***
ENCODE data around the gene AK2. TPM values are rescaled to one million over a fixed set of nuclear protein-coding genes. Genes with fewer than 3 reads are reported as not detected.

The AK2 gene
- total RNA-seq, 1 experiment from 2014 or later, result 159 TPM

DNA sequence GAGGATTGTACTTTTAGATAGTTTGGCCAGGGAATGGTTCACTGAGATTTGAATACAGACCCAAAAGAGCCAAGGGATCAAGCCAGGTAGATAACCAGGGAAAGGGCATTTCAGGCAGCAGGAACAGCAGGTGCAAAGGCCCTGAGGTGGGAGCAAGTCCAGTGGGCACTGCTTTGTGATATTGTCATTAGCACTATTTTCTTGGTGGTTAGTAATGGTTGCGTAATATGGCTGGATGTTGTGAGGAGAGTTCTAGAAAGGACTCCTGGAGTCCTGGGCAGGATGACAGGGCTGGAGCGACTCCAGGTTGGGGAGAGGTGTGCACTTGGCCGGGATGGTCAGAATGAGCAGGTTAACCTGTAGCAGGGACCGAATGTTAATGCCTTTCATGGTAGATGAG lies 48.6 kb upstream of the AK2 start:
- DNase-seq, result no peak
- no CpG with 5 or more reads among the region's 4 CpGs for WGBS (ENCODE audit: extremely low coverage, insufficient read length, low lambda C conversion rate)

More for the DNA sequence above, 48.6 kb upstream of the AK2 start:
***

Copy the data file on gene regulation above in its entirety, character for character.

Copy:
ENCODE data around the gene AK2. TPM values are rescaled to one million over a fixed set of nuclear protein-coding genes. Genes with fewer than 3 reads are reported as not detected.

The AK2 gene
- total RNA-seq, 1 experiment from 2014 or later, result 159 TPM

DNA sequence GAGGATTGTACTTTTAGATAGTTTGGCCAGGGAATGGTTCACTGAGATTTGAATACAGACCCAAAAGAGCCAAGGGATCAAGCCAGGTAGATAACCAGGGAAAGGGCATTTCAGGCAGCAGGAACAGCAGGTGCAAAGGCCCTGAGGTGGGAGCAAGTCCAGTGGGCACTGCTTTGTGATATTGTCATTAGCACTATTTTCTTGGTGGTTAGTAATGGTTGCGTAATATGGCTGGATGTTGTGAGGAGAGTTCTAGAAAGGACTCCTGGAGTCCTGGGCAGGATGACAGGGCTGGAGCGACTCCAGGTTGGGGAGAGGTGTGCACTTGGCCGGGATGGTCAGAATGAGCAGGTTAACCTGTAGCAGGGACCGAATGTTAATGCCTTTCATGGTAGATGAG lies 48.6 kb upstream of the AK2 start:
- DNase-seq, result no peak
- no CpG with 5 or more reads among the region's 4 CpGs for WGBS (ENCODE audit: extremely low coverage, insufficient read length, low lambda C conversion rate)

More for the DNA sequence above, 48.6 kb upstream of the AK2 start: